Johannesburg – Terrorism-accused twin Tony-Lee Thulsie allegedly asked a senior Islamic State (ISIS) member for permission to carry out an attack in South Africa, the Johannesburg Magistrate's Court heard on Monday.
The brother, using the alias Simba, had identified targets, investigating officer Warrant Officer Wynand Olivier told the court.
Tony-Lee and Brandon-Lee Thulsie were trying to have their arrests declared unlawful, saying no arrest warrant was shown to them.
Olivier said he had monitored the accused on Facebook and other social media platforms once he became suspicious of their possible involvement in terrorism.
He alleged the twins made numerous posts on various Facebook accounts, pledging their support for ISIS.
"The first communication was from a person called Simba communicating with a high-ranking Isil (ISIS) person, asking for permission to conduct a terror attack in South Africa," Olivier told the court.
It became clear later that Simba was building an explosive device and looking for a trigger mechanism, he said.
The information emerged between November 2015 and June 2016. He then for search warrants. One was for the house where the twins were believed to be staying, while another was for someone called Renaldo Smith.
While executing the search warrant at Smith's home, he asked Smith about his involvement and who Simba was. Smith allegedly said Tony-Lee was Simba.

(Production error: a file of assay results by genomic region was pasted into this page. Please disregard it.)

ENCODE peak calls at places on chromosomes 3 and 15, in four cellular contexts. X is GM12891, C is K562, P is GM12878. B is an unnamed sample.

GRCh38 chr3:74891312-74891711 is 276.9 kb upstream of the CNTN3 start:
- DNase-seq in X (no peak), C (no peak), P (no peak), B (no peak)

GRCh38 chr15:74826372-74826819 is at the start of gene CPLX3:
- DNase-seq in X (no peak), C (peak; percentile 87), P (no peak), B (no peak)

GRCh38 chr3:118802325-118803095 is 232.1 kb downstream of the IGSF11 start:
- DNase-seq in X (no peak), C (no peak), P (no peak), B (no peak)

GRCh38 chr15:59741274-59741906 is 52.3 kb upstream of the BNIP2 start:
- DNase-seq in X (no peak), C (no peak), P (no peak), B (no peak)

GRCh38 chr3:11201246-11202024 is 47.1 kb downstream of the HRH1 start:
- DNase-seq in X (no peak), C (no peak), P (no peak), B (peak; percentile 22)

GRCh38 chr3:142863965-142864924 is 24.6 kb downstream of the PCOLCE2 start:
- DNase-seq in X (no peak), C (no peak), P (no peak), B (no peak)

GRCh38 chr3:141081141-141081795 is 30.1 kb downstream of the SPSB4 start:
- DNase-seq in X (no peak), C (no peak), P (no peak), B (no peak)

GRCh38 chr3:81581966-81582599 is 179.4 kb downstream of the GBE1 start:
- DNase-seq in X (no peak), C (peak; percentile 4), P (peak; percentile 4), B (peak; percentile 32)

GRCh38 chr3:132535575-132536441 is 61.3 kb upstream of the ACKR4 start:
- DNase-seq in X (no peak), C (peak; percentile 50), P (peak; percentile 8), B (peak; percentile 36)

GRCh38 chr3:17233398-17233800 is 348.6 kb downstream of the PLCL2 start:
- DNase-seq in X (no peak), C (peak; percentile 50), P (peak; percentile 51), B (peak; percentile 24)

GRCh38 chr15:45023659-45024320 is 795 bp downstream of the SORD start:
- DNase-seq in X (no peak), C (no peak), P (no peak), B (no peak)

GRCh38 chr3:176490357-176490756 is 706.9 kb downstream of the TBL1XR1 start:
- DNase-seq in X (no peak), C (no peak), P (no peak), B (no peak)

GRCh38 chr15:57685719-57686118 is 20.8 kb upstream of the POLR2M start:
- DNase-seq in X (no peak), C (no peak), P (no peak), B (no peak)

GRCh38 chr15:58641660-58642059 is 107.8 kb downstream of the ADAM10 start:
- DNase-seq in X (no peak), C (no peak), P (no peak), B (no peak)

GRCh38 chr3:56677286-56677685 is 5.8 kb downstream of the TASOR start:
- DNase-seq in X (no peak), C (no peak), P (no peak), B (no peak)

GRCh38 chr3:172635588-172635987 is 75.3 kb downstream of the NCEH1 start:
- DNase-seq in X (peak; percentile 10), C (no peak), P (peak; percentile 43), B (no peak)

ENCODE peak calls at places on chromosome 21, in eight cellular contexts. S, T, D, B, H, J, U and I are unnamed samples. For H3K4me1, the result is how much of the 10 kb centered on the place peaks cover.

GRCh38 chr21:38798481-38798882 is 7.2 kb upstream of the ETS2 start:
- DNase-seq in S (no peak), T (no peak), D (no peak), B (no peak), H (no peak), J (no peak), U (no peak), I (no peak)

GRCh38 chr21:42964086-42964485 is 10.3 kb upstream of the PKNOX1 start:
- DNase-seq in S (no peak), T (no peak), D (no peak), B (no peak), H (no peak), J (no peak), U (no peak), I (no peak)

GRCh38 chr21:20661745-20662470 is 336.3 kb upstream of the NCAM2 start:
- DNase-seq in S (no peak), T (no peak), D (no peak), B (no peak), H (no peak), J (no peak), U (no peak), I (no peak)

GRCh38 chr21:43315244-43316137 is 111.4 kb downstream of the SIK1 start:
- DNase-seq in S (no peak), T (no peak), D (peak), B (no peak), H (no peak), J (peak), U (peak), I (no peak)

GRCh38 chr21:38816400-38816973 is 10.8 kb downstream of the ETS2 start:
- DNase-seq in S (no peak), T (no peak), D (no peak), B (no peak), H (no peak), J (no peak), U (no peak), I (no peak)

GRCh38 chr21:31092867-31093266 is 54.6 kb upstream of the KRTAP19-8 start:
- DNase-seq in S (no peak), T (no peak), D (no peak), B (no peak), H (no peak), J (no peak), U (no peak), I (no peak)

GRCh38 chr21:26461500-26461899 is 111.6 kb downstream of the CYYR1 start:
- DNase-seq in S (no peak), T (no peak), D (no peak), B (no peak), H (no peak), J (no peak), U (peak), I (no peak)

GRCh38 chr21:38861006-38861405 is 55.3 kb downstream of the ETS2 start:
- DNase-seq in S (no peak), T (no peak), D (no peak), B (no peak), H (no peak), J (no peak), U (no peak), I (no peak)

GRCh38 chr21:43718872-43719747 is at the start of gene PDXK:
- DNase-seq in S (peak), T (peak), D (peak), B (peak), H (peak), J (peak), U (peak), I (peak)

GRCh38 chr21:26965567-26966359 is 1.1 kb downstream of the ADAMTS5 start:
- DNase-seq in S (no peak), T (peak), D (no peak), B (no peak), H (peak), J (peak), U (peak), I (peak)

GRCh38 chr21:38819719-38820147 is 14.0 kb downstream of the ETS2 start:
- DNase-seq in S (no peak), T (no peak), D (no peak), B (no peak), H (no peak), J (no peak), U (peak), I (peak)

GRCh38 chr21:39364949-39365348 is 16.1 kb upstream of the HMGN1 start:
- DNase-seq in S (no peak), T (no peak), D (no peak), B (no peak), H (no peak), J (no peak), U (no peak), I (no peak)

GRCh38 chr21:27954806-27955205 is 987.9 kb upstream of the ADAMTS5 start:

"Smith said he wanted to get out of that life and that he doesn't support that type of thinking anymore," Olivier told the court.
Olivier said Smith tried to talk Tony-Lee out of committing an attack.
Based on that information, Olivier and officers at Tony-Lee's house decided to arrest the twins, despite not having an arrest warrant.
Olivier said, while carrying out the search warrant, a handwritten note, allegedly belonging to Brandon-Lee, was found. It contained details on how to join ISIS and how to enter Turkey and get into Syria.
They found the index of a book, allegedly belonging to Tony-Lee, on bomb making and carrying out attacks.
Earlier, Olivier told the court that the twins, Smith, and a fourth person, had tried to leave South Africa via Mozambique for Syria in July 2015. They were flagged at the border and an alert was issued.
Family members of the twins were present in court. The twins both wore glasses and were neatly dressed.